Jump to ContentJump to Main Navigation
Palliative Care in the Home$

Derek Doyle and David Jeffrey

Print publication date: 2000

Print ISBN-13: 9780192632272

Published to Oxford Scholarship Online: November 2011

DOI: 10.1093/acprof:oso/9780192632272.001.0001

Show Summary Details
Page of

PRINTED FROM OXFORD SCHOLARSHIP ONLINE (www.oxfordscholarship.com). (c) Copyright Oxford University Press, 2017. All Rights Reserved. Under the terms of the licence agreement, an individual user may print out a PDF of a single chapter of a monograph in OSO for personal use (for details see http://www.oxfordscholarship.com/page/privacy-policy). Subscriber: null; date: 26 February 2017

(p.162) Appendix 4 Setting up a syringe driver

(p.162) Appendix 4 Setting up a syringe driver

Source:
Palliative Care in the Home
Publisher:
Oxford University Press

There are two syringe drivers in use in palliative care:

  • Graseby Model MS 26, which is calibrated in millimetres per day and is the most commonly used in palliative care

  • Graseby Model MS 16, which is calibrated in millimetres per hour

Providers of palliative care both in hospital and in the community should evolve a common syringe-driver policy which uses one of the above. Having two different types of syringe drivers available in a practice can lead to drug administration errors.

  • The boost button is useful to check the function of the driver and is not a means of giving breakthrough subcutaneous analgesia.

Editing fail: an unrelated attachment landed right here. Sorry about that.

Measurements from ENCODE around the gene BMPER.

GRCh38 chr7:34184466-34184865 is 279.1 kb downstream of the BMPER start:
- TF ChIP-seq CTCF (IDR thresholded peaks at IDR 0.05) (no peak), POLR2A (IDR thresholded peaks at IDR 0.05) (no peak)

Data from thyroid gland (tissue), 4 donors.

• A 10 ml, 20 ml, or rarely a 30 ml syringe can be used. The commonest size is a 10 ml syringe.

  • The syringe-driver setting chosen is the distance the plunger of the syringe will travel in 1 day for the MS26 and in 1 hour for the MS16.

  • The speed is set at 48 mm per hour on the MS26 and 2 mm per hour on the MS16.

  • The butterfly needle is inserted subcutaneously in the anterior abdominal wall, upper chest wall, or upper arm, and is held in. place with adhesive film such as Tegaderm.

  • The battery is inserted and the booster button pressed to check function.

  • The drugs require changing every 24 hours.

  • The patient and relative should be educated to check that the driver is functioning.

  • The site of infusion is inspected daily and changed every 3 days, or earlier if any redness is developing.

(p.163) Troubleshooting

  • Cannula blockage-change the cannula

  • Leaking tubing-again replace

  • Blocked tube due to drug precipitation-review drug combination, consider dilution using larger volume syringe

  • Syringe may become dislodged if dropped-reposition

  • Battery failure-s-replace

  • Inspect skin site for local irritation-change site

  • Remember that syringe pumps are not waterproof-they need disconnecting if the patient is having a shower.

  • Readers are referred to Dickman, A., Littlewood, C. and Varga J. “he Syringe Driver” Oxford University Press, 2002, for detailed information about syringe drivers and their use.

(p.164)